Twenty-First-Century Etiquetteby Charlotte Ford, Jacqueline Demontravel, Jacqueline deMontravel (With)
Charlotte Ford is a best-selling author, successful businesswoman, and dedicated volunteer who devotes much of her time and efforts to charitable organizations. Born in Detroit to Henry Ford II, she was raised in Grosse Pointe, Michigan, and studied in Florence, Italy and at the Sorbonne in Paris. Despite her privileged background,/b>
About the Author
Charlotte Ford is a best-selling author, successful businesswoman, and dedicated volunteer who devotes much of her time and efforts to charitable organizations. Born in Detroit to Henry Ford II, she was raised in Grosse Pointe, Michigan, and studied in Florence, Italy and at the Sorbonne in Paris. Despite her privileged background, Ford has a practical no-nonsense approach to business. She says, "I work for success, and because money is one measure of achievement in our world, earning it is important to me."
In 1961 Ford moved to New York and joined McMillen, Inc. the prestigious interior design firm. In 1965 she married Stavros Niarchos and, after the birth of her daughter, Elena, the following year devoted her time to her private life. Ten years later, she was ready for a new professional challenge. Ford entered the fashion business and her designs for Don Sophisticates dresses and sportswear generated more than $35 million in annual sales.
Her first book, "Charlotte Ford's book of Modern Manners," (Simon & Schuster 1980) became an instant best seller and established Ford as the social arbiter of her generation. A rave review in Time magazine stated "she brings to the arid arena of do's and don'ts, a dose of good sense, a dash of wit and a dollop of compassion, none of which are standard ingredients of etiquette." Less than a decade later, public demand for an updated version resulted in another best seller, "Etiquette, Charlotte Ford's Guide to Modern Manners" (Crown 1988). Lyons Press will publish Ford's new book "21st Century Etiquette" in Fall 2001.
She is a member of the Board of Governors of the New York Presbyterian Hospital and is involved in a number of committees. She was named Trustee of the Year in September 1990 and was elected as Vice Chairperson of the Board of Trustees, the first women picked for this position. In June 2001, Mrs. Ford received the United Hospital Fund's Distinguished Trustee Award in recognition for her "extraordinary service, philanthropic support and leadership, and deep commitment to the voluntary spirit of New York City's hospital system."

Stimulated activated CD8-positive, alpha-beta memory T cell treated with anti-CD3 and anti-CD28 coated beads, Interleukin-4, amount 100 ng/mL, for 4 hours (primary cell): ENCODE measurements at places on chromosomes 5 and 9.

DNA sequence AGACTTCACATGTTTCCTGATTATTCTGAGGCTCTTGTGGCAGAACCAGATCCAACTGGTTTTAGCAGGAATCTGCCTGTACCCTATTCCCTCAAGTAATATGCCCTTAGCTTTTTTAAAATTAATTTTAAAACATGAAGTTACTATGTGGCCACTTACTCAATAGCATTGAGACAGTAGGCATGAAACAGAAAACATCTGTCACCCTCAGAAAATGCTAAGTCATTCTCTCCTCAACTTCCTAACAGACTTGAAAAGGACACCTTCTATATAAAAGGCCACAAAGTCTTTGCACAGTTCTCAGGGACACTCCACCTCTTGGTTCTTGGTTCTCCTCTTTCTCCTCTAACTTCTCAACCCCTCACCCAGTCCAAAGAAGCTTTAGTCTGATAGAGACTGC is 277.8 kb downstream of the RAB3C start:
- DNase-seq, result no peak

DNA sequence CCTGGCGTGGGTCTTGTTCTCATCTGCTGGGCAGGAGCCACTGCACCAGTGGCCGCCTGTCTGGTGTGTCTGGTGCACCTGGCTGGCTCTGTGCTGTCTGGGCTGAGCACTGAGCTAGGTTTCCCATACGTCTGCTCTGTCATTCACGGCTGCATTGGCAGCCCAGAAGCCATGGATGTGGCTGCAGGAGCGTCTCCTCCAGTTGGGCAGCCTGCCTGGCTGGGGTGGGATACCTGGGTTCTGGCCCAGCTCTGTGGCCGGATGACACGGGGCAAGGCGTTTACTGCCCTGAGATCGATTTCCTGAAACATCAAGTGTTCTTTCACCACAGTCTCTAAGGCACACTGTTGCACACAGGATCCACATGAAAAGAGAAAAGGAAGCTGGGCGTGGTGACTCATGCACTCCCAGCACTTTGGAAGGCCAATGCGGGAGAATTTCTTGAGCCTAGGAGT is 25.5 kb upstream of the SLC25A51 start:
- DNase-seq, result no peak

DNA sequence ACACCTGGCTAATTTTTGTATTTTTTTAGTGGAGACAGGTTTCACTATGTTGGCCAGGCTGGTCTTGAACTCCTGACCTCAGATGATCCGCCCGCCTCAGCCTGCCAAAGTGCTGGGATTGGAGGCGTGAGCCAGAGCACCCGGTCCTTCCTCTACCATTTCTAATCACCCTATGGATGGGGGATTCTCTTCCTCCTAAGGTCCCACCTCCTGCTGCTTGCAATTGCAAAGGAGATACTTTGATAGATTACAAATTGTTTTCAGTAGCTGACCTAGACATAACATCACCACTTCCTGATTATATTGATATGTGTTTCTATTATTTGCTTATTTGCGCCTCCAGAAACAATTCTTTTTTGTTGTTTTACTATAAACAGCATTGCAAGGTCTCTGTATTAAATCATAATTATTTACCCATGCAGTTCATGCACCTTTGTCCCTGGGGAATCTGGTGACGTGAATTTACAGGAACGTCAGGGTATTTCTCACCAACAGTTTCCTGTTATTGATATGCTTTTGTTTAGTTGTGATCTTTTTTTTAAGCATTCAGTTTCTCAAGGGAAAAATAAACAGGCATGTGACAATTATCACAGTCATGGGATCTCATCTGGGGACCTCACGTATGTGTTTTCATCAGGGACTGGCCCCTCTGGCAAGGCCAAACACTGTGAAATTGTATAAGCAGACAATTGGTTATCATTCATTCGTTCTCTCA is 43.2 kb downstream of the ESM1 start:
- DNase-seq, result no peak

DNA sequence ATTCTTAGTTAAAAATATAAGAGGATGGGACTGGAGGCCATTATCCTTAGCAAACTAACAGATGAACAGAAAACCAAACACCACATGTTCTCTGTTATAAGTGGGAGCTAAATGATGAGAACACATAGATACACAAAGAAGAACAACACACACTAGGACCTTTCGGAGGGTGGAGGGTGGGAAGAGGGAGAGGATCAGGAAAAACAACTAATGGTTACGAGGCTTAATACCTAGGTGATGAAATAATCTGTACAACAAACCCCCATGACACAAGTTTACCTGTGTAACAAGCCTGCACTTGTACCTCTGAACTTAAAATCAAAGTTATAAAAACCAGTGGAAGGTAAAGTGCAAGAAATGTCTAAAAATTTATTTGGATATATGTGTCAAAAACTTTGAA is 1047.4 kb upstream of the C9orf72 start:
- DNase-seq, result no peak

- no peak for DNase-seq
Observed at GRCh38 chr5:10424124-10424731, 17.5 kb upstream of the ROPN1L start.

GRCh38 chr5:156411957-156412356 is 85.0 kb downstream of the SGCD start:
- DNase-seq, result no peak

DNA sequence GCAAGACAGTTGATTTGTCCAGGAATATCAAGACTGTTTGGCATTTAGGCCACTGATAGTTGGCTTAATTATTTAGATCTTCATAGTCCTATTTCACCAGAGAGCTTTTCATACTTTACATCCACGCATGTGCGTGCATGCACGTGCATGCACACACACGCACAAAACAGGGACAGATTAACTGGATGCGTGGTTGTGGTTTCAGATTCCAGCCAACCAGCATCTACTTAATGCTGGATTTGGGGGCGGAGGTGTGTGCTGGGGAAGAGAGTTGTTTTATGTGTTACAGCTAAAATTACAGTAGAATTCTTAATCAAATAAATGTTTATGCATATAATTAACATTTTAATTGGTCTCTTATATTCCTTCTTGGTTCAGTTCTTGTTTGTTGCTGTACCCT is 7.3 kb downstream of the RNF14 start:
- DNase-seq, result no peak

Mrs. Ford is on the advisory board of The HealthCare Chaplaincy. In January 1990 she was nominated and elected to the Board of the Professional Children's School of New York. She has a deep interest in under-privileged children and sits on the Board of the Family Academy School. In June 1993 she was appointed a Trustee of the Rogosin Institute. In April 1997 she was elected to the Board of Trustees at Henry Ford Museum & Greenfield Village in Dearborn.
In June 1997 the National Kidney Foundation of New York/New Jersey named Ford, "Woman of the Year" at their Annual Awards Banquet for her commitment to The Rogosin Institute and her commitment to research in the area of kidney disease. In May 1999, she received the Second Century Award for Excellence in HealthCare, which was presented to her at the commencement exercises of Columbia University's School of Nursing.
Mrs. Ford owns OmniPresents, a catalogue-based gift business that selects the perfect gift for every occasion. OmniPresents, which began by offering services primarily during the Christmas Holiday season, has grown to encompass every holiday and gift giving need.
In addition to her daughter Elena, who is employed by the Ford Motor Company, Mrs. Ford has four grandchildren, Charlotte Anne, Callie, Alessandro, and Annabelle. She maintains a home in Southampton, New York and Sun Valley, Idaho.
- Rowman & Littlefield Publishers, Inc.
- Publication date:
- Product dimensions:
- 6.23(w) x 9.29(h) x 1.00(d)
Most Helpful Customer Reviews
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I bought this book as a guide and was so disappointed. Most of it is common sense. Most topics (i.e., single parenting, gay parenting, divorced parenting) were not given enough space, and other topics (i.e., sexual harassment, single parenting) show that the author(s) need a reality check. The quizzes at the end of the chapters are silly.